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Hodkinson, Paul and Andy Bennett
London/ New York: Berg
2012
9781847888358 (pb)
£18.99, sb
pp. ix + 196

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Cover of book Ageing and Youth Cultures seeks to backtrack what happens to people engaged in music-based youth cultures once they have passed through adolescence. The volume comprises twelve chapters based in empirical studies from a number of different countries and is arranged into four sections. These are preceded by a short introductory text setting the stage that is provided by the editors. The first part is concerned with 'Ageing, Image and Identity' and the chapter on ageing queers proves to be particularly convincing as the author's findings and other subject-relevant studies are knowledgeably juxtaposed. Its central message is that scene-specific age performance potentially challenges heteronormative concepts of what is deemed appropriate demeanour at a given biological age. The constraints of the ageing body and the implications these may have for the active participation in a given youth culture are explored in the second part of the book. The outstanding chapter in this section is, to my mind, 'Slamdancing, Ageing and Belonging', a Durkheimian reading of ageing punks who need to balance the deep seated desire to belong to the scene and all that this implies with the restrictions the ageing body imposes.

Section three explores how ageing youth culture adherents manage to combine responsibilities typically emerging in an adult life with the active participation in their respective scene. In the fourth and last part of the book the focus of attention shifts from ageing individuals to the broader context; examining scene participation as a means for intergenerational bonding in- and outside of families and the repercussions the changing needs and demands of scene members may have on their community.

All studies rely on a qualitative approach, seeking how the researched understand themselves. The authors partly pride themselves being, or having been an active participant in the scene looked at. In some cases this might not only have helped to unlock the research setting, but also to elicit information that would otherwise not have been possible to obtain. The degree to which the research process is made transparent varies from chapter to chapter, with a study on alternative women appearing to excel in this aspect. A slight methodological flaw can be discerned in the otherwise carefully crafted article on ageing punks as it builds on interviews realized and published by fan magazines as the main data source. Whilst the rationale for using back issues of these magazines is laid out clearly, the implications this might have for the quality of the data are not discussed. This would have been helpful, though, as the societal developments that took place since the interviews have been carried out and the filtering of prospective sources according to the magazines' selection criteria can be expected to have influenced the overall picture transmitted as are the decisions on in- or exclusion of the interview fragments.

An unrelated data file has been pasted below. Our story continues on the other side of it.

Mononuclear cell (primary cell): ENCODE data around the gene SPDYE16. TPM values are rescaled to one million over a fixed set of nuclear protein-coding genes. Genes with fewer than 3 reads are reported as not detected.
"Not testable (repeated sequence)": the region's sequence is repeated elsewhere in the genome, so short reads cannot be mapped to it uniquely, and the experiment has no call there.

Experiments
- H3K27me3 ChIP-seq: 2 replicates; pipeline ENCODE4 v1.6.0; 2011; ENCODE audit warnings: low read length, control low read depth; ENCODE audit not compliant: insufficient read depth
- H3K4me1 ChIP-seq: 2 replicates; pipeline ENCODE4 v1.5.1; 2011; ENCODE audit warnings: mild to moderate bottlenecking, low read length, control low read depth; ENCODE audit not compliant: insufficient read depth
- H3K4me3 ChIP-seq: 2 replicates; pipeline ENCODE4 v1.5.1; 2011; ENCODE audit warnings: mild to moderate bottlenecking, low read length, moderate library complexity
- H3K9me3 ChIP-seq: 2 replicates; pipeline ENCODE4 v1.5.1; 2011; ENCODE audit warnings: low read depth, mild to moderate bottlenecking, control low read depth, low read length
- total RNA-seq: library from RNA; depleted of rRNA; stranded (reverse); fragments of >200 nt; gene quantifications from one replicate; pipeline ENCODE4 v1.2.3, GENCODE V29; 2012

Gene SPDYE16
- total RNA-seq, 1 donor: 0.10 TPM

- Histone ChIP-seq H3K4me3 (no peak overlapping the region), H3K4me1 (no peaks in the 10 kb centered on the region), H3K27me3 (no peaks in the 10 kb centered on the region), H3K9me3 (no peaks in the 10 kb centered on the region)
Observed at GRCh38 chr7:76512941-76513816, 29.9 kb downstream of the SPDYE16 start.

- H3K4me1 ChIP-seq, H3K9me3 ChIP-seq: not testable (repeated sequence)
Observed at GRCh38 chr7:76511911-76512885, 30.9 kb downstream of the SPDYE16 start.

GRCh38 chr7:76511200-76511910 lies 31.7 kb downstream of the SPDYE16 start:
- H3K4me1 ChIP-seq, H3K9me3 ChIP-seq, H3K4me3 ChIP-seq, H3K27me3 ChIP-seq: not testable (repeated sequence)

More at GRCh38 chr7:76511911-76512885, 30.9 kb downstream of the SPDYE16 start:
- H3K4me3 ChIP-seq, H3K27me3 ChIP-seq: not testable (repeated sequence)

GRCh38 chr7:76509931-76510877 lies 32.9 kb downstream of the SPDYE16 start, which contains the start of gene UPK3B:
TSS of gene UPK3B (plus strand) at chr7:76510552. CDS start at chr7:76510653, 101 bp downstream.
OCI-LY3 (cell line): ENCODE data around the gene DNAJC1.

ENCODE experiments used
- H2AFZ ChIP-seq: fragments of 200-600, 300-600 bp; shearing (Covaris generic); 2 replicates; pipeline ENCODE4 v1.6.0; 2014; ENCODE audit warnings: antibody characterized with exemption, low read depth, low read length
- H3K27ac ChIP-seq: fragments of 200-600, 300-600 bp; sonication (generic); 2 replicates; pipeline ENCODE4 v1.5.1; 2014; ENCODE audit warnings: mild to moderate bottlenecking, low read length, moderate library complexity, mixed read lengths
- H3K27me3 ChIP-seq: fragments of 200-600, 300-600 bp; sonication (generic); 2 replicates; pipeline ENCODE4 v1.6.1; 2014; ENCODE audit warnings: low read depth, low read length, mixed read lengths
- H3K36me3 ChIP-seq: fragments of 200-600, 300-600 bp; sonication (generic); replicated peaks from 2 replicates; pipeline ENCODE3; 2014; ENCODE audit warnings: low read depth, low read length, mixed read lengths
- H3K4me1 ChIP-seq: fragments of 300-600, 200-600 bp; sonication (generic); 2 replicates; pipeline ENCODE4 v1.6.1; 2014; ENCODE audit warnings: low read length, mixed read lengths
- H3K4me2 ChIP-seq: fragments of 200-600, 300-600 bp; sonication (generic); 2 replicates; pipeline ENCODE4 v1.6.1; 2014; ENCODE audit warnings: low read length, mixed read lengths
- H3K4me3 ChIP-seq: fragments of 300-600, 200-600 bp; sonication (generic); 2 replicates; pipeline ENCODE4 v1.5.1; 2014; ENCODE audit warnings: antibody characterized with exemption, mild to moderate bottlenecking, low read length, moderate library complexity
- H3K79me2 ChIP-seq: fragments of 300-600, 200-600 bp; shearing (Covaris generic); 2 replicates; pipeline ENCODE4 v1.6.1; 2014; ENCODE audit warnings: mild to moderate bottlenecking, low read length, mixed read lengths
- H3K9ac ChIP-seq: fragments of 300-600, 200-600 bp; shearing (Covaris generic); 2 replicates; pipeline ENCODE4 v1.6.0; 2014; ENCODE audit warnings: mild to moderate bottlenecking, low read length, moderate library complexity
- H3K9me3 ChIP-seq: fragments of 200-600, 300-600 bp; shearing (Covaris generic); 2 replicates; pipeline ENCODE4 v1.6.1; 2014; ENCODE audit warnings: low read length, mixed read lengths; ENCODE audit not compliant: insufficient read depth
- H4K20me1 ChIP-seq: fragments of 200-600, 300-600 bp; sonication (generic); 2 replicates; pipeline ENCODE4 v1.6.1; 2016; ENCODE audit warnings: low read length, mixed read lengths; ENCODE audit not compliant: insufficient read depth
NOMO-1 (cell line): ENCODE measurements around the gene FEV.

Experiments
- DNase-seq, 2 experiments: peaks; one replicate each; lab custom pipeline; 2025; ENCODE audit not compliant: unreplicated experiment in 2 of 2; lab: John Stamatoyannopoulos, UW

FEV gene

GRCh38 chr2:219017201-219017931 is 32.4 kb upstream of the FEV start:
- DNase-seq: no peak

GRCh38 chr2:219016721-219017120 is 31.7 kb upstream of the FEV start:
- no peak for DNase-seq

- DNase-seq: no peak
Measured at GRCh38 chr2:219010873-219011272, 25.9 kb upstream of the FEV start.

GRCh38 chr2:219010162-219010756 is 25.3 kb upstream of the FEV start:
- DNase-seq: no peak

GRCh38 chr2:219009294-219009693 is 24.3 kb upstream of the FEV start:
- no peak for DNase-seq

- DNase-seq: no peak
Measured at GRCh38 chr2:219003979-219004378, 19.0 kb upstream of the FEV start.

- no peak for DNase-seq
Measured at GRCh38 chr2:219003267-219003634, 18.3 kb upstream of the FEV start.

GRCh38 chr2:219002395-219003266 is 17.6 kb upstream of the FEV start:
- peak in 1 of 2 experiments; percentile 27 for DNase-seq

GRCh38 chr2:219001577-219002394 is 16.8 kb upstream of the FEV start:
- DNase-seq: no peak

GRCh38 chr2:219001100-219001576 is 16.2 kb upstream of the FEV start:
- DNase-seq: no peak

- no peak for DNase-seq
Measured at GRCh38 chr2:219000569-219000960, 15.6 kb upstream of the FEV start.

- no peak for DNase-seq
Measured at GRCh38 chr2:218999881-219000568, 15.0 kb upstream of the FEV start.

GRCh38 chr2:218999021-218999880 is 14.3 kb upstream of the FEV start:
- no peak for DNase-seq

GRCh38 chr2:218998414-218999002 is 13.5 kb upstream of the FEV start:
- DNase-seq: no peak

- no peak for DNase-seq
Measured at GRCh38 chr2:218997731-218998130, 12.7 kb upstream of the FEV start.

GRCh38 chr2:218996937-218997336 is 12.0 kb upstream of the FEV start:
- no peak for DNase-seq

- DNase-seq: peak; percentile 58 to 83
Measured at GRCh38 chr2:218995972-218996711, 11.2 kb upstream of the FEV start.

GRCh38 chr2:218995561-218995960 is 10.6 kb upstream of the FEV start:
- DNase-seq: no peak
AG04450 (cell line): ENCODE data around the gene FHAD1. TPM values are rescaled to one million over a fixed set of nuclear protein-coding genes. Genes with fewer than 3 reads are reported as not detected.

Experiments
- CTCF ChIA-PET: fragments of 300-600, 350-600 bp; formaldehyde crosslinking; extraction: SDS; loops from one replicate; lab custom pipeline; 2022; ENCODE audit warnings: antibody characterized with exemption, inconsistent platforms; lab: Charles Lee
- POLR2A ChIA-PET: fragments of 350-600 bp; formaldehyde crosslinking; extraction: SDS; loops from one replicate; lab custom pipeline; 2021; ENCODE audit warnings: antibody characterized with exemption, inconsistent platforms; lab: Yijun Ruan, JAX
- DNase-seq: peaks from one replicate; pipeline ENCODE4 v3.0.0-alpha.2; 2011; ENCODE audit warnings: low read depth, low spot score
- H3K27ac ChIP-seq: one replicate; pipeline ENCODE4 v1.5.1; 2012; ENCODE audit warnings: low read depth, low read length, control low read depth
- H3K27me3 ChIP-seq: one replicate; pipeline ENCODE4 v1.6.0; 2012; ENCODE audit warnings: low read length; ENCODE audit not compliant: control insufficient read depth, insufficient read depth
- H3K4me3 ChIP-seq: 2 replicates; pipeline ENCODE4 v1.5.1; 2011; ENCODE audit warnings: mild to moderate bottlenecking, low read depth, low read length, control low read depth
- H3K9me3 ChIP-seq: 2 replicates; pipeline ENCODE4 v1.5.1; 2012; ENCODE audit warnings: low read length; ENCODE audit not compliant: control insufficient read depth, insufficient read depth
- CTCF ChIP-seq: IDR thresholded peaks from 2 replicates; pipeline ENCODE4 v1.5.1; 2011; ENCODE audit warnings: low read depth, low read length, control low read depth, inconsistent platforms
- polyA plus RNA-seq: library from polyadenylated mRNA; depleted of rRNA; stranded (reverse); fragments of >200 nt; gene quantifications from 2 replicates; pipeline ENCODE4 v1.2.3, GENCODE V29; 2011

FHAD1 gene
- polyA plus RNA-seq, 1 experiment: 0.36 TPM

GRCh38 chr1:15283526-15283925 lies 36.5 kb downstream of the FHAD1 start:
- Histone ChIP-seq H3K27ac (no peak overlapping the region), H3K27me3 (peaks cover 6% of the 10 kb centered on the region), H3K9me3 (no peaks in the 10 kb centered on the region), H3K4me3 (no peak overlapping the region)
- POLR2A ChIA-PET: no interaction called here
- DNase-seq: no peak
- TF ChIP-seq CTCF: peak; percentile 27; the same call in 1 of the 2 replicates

As far as the formal presentation of the chapters is concerned an alphabetical glossary on scene-specific terminology would have been helpful to make the reading more palatable for a non-specialist audience. This is particularly true for the one on ageing break dancers. The tables with pseudonyms and basic information about their interviewees that some authors thankfully provide allow contextualizing the information put forward. A short concluding section pulling all threads together, either in a comparative perspective or from a given theoretical point of view would also have been a nice round-off.

However, these rather technical glitches don't compromise the book's value in suggesting alternative conceptualizations of ageing; whilst the empirical material focuses widely on individuals between 25-45 years, the key message is that a new take on growing older is inevitably emerging and points beyond that age bracket. The organiser of a Goth festival, for example, envisioned how the festival participants having jointly moved one generation up the age-scale will continue attending even after retirement with, of course, adequately decorated wheelchairs and motor scooters. The continuously increasing life expectancy combined with the general diversification of lifestyles during the last couple of decades, has led very naturally to more diverse forms of ageing. This seems not to be too farfetched but rather a timely revision of what is commonly understood as 'ageing gracefully'. In other words, slamdancing and support stockings must not necessarily be a contradiction, neither are b-boying and bifocals. The question is rather how the belonging to a given scene is individually enacted. The adoption of mentoring roles for younger members of the scene or choosing breadwinning occupations that allow for continuous meaningful involvement are examples of this.

All in all, this volume appears to be a well-structured collection of interesting and thought-provoking articles, widely written in clear and accessible language. Therefore it might be of interest to scholars from a variety of disciplines as well as to a non-academic audience from scene-related fields.

Sylvia Meichsner
University of Essex


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